Have you ever kept close tabs on how much you spend each month for groceries? Or do you at least have a rough idea of what that figure is? For the millions of people on food stamps, they know the dollar amount right down to the penny. That’s because food stamps recipients get a set amount each month that rarely changes, and they’re painfully aware of just how short it falls each month. Between 2008 and 2012, recipients may have noticed an increase, however slight it was. In fact, in that four-year period, the average amount of SNAP benefits allotted to an individual increased 30%, from $102.19 to $133.42.
2008 to 2012: The Quadrennial Horribilus
We all know the one major event that struck our country hard, and sent us in a downward spiral from which we still haven’t recovered: the Great Recession. It was the worst economic event since the Great Depression, and affected just about every single citizen, no matter what their income level.
When the recession hit, people everywhere suddenly had to tighten their belts, but the poor were the most hard hit. Compared to the middle class and wealthy, which could afford to feel a few effects of the recession, the poor were left with almost no wiggle room.
How the Consequences Played Out
Let’s take two imaginary people: the first makes $50,000 a year as a paralegal, and the second pulls in $15,000 working at a fast food restaurant full-time. If you take away $5,000 a year from both of them, the paralegal will still be fine, even if they have to adjust and make things tighter. But do the same to the fast food worker, and they’re suddenly this close to being destroyed.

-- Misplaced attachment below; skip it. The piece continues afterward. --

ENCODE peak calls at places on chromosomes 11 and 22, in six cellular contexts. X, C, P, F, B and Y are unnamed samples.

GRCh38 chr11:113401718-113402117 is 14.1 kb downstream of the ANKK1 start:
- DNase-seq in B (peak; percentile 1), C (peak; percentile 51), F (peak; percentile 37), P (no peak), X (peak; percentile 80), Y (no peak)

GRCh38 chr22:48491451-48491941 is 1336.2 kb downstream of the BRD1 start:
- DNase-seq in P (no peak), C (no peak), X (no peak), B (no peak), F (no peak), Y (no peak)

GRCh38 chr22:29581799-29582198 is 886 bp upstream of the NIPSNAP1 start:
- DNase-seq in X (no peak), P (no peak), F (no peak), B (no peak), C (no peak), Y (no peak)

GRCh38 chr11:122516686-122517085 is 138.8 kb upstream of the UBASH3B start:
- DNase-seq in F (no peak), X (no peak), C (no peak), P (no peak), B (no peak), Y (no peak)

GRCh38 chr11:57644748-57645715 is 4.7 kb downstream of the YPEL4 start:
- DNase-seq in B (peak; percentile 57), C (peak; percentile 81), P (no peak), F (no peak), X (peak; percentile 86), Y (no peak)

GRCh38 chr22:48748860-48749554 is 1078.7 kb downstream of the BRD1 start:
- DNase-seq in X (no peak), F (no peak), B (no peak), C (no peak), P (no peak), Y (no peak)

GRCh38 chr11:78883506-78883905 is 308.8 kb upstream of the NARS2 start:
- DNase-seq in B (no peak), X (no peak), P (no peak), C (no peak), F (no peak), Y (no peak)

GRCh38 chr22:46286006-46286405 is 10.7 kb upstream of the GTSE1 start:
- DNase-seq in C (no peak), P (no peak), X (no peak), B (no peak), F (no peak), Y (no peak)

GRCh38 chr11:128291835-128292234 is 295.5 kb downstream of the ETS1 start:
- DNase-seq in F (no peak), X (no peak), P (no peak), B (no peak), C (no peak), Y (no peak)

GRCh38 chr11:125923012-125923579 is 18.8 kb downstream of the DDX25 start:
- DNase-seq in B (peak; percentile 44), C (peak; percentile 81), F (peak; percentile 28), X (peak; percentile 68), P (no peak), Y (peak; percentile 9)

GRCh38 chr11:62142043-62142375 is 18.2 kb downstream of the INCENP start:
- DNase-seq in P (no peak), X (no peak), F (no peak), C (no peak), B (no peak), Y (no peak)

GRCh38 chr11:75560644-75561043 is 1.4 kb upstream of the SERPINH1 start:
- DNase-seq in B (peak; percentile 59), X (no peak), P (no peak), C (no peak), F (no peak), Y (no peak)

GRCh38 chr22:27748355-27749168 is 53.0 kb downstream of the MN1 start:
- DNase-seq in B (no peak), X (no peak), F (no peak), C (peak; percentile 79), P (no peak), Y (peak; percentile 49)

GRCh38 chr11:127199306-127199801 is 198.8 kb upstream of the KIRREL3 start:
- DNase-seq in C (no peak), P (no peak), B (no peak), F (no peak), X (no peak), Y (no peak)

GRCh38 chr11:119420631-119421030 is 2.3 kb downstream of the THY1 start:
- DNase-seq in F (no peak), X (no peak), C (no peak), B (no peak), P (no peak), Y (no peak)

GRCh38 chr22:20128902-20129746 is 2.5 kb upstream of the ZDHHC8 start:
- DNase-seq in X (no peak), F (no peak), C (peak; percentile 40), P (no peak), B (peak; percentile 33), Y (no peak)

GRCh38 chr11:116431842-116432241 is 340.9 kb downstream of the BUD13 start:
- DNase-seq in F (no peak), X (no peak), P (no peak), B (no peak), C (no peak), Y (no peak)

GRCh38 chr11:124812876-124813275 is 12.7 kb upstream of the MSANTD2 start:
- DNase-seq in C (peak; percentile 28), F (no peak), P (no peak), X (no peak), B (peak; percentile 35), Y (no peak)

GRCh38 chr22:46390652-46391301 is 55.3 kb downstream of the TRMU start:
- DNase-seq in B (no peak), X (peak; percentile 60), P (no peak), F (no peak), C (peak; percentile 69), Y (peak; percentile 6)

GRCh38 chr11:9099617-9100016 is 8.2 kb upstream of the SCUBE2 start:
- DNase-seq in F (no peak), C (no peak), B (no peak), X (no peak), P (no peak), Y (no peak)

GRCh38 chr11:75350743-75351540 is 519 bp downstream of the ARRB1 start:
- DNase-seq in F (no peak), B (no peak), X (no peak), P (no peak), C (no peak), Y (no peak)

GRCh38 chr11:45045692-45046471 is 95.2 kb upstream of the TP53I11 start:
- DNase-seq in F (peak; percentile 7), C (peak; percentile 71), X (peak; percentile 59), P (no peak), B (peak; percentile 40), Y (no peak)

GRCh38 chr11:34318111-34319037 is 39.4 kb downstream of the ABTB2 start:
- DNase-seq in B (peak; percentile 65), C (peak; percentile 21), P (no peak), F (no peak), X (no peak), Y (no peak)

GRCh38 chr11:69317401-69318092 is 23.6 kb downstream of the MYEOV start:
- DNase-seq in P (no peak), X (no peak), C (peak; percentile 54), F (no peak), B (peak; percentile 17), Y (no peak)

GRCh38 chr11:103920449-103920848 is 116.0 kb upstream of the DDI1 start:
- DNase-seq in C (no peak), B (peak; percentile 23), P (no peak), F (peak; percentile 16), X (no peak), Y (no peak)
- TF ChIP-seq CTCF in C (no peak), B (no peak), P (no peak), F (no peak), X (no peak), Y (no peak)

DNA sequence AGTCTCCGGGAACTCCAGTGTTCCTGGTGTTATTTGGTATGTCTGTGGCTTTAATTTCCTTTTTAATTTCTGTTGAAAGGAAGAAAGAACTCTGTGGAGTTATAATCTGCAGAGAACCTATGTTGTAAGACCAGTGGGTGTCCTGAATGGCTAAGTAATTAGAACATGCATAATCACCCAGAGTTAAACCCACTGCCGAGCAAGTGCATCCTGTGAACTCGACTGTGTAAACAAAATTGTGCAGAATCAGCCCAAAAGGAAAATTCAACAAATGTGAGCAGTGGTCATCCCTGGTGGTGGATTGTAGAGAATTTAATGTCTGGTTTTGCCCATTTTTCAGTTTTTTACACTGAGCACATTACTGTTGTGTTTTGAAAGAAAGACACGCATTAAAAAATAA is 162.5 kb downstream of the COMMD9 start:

What This Means for Food Stamps Benefits
Just as we outlined before, those living around or under the poverty line have fewer options, so every dollar counts a lot more for them. Our paralegal may be making just over $4,000 a month, but can still qualify for food stamps if the total household income is at a certain level. However, they’d be getting more than the $133.42 we talked about, so let’s move onto our fast food worker.
Our fast food worker, needing to get by on a yearly salary of $15,000 a year, will had to have developed the skills necessary to budget her spending on groceries. And, only receiving an average of $133.42 a month, again, they have very little wiggle room for the 90 meals a month they need. The type of meals they could prepare will involve a lot of cheap, processed foods, and not enough of the daily nutrients that are necessary.
How the Numbers Break Down
A monthly allotment of $133.42 is very little, and what one person could reasonably spend on groceries in a week, let alone a month, especially when you take into consideration what constitutes a healthy diet. A few dollars for a gallon of milk, another couple for a loaf of bread, about $10 for a whole chicken and some frozen vegetables; it all starts to add up very quickly.
This isn’t even taking into account all the other expenses an average person has, like rent, utilities, phone, internet, transportation, clothes and gifts. While our paralegal could afford to buy less expensive clothes, use the bus instead of driving a car, and scale down on gifts, our fast food employee receiving $133.42 a month can’t. There’s just no room.
So before you criticize the food stamps program as something not worth investing in, ask yourself how you’d get by each day with a quarter of your current income.